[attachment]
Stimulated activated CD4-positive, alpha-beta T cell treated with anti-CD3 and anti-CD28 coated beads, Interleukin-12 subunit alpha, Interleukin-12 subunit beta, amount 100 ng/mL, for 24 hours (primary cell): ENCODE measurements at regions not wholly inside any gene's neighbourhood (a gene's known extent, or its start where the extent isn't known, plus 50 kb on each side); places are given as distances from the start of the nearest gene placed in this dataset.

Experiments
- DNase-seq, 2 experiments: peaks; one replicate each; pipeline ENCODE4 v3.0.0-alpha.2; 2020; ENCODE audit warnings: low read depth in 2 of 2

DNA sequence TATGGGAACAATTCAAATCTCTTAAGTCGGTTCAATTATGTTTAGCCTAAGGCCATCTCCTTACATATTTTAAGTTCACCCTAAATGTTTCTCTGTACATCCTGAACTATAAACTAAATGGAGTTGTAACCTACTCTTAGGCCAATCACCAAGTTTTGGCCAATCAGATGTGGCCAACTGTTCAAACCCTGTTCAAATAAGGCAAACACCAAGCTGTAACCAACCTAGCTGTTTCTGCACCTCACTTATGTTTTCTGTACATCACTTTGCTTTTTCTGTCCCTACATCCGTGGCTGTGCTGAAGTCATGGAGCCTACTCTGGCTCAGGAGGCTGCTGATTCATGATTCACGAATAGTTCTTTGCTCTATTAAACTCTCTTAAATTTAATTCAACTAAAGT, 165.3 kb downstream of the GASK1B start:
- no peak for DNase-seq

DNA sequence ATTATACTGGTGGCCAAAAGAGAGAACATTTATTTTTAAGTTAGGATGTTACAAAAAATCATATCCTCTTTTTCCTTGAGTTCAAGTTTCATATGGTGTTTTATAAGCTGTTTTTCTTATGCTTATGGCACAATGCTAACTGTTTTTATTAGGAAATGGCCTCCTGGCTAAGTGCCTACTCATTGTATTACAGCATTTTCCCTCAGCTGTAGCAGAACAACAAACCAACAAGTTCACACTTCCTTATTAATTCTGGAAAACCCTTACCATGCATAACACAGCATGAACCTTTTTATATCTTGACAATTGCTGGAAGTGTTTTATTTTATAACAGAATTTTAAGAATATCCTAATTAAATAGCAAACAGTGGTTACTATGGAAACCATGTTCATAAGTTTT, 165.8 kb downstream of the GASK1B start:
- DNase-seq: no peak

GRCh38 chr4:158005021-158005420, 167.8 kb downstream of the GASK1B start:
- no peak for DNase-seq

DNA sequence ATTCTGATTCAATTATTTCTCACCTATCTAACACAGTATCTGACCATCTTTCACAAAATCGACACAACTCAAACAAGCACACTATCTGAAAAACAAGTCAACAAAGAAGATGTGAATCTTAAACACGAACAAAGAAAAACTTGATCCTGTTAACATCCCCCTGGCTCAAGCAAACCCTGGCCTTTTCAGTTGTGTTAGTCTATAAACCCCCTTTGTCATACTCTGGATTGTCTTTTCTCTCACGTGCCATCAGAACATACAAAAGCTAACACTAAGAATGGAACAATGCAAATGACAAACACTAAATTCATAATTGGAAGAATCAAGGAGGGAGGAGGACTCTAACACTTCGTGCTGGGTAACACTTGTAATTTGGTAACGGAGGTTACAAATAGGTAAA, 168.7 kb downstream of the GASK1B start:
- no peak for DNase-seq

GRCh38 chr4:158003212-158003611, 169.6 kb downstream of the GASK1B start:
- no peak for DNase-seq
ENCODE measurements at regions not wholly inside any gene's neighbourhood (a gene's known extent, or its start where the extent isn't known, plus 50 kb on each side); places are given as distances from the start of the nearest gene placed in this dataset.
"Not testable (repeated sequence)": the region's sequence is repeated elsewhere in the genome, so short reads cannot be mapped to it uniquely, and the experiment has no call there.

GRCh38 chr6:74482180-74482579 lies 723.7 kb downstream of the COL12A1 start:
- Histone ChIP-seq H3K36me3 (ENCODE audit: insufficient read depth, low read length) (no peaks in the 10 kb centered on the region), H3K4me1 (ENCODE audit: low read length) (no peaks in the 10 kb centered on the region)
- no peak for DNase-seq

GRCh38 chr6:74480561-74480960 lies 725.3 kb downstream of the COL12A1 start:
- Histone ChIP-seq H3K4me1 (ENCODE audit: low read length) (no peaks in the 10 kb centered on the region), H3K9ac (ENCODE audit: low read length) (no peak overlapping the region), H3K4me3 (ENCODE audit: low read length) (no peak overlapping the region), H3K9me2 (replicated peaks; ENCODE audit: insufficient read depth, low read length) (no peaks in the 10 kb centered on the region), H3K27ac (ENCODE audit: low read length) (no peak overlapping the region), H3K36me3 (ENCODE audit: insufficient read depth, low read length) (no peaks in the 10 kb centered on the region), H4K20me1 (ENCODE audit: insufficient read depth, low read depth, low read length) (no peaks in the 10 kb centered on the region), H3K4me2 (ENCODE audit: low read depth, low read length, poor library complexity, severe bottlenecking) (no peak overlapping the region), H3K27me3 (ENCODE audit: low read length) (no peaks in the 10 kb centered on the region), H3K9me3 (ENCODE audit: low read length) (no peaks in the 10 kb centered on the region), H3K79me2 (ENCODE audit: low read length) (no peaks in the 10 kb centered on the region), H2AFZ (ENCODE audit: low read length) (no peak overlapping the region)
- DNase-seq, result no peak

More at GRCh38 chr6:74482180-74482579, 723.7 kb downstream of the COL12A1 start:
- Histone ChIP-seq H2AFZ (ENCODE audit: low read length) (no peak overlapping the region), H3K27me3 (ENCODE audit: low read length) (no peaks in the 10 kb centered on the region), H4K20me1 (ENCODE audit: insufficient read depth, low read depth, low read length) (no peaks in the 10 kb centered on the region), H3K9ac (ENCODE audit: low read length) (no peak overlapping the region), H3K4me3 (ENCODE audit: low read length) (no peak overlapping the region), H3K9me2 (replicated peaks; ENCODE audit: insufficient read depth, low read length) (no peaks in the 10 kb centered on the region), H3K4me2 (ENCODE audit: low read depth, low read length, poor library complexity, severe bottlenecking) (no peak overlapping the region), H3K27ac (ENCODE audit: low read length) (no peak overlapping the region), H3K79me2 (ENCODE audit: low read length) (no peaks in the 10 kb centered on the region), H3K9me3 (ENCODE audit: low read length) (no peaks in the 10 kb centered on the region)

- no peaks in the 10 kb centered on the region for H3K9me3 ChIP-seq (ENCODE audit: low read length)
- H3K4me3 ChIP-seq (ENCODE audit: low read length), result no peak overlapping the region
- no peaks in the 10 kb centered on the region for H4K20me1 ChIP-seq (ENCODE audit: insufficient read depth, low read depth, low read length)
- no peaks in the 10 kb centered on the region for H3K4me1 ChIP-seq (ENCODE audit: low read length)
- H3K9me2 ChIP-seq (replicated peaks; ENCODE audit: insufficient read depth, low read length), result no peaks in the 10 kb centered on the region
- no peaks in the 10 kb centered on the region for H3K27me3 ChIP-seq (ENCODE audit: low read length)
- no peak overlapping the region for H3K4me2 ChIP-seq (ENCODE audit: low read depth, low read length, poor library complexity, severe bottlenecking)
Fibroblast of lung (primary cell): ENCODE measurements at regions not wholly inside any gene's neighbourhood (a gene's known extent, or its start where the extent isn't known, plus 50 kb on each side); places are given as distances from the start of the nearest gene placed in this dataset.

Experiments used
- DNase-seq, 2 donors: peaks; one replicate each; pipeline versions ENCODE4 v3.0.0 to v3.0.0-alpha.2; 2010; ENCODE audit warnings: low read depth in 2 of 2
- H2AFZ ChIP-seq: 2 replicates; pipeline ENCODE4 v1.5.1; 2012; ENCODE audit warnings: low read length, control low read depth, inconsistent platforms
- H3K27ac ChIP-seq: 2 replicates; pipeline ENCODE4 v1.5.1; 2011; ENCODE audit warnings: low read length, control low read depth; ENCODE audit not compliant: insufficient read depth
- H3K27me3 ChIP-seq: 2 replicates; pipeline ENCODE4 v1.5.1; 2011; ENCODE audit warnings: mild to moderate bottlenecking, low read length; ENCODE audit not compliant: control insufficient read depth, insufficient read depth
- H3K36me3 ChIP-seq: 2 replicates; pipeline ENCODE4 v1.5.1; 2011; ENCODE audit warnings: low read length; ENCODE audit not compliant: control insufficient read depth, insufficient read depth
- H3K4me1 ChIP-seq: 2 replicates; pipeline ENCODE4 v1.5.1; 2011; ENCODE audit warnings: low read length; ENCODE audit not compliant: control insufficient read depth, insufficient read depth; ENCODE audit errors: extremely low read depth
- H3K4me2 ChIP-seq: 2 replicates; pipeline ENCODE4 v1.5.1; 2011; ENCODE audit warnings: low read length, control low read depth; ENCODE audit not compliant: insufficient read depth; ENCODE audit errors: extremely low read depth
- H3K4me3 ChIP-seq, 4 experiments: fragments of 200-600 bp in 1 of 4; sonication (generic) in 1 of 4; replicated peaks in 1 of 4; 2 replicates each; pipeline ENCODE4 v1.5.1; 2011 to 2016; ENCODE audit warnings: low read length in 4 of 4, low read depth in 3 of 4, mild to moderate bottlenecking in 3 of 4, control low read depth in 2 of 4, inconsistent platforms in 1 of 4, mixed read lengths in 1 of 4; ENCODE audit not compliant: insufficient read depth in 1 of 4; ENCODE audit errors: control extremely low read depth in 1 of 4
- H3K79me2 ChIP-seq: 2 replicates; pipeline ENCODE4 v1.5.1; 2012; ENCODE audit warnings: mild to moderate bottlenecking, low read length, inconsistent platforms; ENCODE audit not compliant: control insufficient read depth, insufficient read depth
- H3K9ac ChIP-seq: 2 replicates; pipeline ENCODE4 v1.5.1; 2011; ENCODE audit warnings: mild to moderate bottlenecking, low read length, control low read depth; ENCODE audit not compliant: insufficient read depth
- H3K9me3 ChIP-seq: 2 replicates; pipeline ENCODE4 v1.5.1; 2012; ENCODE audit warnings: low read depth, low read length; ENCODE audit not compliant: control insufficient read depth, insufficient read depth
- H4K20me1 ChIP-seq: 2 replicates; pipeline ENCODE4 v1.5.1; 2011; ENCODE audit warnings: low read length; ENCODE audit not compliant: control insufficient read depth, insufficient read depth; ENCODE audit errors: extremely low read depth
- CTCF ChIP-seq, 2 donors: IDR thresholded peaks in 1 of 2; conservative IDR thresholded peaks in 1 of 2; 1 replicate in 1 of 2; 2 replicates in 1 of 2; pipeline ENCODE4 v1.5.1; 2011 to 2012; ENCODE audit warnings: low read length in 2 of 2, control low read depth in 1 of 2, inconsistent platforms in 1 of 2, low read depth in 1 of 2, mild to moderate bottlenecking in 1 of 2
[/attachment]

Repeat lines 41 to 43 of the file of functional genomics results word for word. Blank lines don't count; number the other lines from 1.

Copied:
- H3K79me2 ChIP-seq: 2 replicates; pipeline ENCODE4 v1.5.1; 2012; ENCODE audit warnings: mild to moderate bottlenecking, low read length, inconsistent platforms; ENCODE audit not compliant: control insufficient read depth, insufficient read depth
- H3K9ac ChIP-seq: 2 replicates; pipeline ENCODE4 v1.5.1; 2011; ENCODE audit warnings: mild to moderate bottlenecking, low read length, control low read depth; ENCODE audit not compliant: insufficient read depth
- H3K9me3 ChIP-seq: 2 replicates; pipeline ENCODE4 v1.5.1; 2012; ENCODE audit warnings: low read depth, low read length; ENCODE audit not compliant: control insufficient read depth, insufficient read depth